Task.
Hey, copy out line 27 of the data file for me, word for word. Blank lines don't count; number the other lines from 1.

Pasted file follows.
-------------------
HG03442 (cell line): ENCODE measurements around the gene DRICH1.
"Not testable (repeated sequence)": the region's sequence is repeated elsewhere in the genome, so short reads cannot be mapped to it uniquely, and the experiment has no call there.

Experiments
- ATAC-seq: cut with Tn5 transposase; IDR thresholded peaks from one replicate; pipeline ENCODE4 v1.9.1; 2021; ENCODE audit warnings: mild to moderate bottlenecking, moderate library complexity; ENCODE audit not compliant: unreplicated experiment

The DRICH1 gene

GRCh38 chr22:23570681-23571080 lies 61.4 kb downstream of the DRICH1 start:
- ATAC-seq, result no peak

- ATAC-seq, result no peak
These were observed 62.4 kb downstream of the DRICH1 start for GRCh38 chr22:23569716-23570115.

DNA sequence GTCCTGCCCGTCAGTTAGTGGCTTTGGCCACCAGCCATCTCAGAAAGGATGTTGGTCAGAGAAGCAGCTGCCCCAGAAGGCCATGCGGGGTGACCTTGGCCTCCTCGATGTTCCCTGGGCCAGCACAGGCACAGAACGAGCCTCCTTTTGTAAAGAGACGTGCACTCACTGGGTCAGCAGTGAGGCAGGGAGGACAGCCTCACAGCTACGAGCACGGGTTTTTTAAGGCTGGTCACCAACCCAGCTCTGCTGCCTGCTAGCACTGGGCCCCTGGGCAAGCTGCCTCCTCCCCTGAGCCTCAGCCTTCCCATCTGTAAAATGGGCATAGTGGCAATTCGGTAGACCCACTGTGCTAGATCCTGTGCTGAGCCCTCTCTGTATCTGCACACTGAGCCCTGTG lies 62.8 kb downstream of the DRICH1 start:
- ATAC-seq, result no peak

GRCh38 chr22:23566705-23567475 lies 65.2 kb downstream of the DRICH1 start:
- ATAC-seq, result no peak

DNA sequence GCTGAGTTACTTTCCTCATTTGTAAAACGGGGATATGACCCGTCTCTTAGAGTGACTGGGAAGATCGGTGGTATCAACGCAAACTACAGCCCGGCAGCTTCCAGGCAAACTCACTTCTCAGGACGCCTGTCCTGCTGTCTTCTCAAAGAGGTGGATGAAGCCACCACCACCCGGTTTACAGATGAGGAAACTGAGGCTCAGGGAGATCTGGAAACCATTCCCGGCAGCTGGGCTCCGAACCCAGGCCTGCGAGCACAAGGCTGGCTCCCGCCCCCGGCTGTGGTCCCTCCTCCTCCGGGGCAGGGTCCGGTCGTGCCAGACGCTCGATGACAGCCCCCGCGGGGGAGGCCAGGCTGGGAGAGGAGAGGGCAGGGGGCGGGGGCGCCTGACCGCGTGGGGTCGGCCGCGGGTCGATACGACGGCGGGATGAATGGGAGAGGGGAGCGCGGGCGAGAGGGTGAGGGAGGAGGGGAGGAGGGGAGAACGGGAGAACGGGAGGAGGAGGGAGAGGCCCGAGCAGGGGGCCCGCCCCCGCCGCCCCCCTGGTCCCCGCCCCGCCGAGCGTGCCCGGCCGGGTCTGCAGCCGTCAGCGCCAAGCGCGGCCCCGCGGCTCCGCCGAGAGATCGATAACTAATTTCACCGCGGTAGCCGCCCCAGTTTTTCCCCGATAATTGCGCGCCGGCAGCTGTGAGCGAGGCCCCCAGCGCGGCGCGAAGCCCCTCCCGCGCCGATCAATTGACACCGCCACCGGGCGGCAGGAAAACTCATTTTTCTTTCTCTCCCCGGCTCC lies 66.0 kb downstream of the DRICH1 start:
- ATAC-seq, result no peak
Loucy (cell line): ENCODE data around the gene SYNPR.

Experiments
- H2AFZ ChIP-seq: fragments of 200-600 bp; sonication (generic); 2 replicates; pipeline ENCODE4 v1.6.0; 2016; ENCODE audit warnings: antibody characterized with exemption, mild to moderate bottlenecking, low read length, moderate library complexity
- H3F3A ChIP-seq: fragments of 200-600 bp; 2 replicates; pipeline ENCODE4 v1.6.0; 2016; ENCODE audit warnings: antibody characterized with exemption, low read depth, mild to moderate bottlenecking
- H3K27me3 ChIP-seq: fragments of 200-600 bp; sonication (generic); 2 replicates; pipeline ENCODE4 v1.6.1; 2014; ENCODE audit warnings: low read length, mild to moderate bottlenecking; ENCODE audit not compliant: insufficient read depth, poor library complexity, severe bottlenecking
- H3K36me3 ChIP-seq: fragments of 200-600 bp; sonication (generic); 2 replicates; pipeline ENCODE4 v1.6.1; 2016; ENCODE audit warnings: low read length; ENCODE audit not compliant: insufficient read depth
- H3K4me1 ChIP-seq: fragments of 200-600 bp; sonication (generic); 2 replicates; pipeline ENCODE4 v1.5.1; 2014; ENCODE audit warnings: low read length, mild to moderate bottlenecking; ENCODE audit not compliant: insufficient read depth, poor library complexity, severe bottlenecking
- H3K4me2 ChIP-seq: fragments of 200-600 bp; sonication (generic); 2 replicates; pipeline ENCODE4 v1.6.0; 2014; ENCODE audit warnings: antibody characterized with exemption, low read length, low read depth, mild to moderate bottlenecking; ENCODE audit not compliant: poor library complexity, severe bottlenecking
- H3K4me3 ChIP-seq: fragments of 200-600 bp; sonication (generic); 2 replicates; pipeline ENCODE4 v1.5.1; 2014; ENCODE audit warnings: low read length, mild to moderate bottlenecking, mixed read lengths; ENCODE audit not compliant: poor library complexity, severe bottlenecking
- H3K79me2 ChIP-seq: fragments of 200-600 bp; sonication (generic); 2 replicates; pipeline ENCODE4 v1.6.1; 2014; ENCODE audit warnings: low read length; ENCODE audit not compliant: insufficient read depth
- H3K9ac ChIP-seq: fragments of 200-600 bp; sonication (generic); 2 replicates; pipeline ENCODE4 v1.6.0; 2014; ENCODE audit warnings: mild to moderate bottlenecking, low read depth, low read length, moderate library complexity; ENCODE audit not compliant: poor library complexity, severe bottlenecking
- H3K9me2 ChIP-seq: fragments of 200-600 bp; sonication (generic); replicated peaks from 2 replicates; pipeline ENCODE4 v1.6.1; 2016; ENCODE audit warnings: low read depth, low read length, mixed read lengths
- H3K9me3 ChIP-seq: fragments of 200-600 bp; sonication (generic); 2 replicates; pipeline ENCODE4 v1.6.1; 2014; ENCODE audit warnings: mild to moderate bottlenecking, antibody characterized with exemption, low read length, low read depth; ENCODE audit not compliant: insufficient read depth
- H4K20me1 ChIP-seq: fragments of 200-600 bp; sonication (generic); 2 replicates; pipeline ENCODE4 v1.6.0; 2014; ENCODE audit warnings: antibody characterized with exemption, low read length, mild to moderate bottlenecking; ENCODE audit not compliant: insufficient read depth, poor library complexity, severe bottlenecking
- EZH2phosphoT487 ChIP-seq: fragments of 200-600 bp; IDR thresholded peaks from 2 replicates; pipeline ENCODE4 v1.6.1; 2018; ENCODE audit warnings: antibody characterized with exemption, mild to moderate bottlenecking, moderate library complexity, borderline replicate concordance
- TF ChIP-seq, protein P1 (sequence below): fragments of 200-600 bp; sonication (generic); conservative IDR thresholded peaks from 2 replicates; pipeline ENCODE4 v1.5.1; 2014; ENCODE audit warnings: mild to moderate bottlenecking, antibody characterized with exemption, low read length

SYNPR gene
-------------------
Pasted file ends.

- H3K9me2 ChIP-seq: fragments of 200-600 bp; sonication (generic); replicated peaks from 2 replicates; pipeline ENCODE4 v1.6.1; 2016; ENCODE audit warnings: low read depth, low read length, mixed read lengths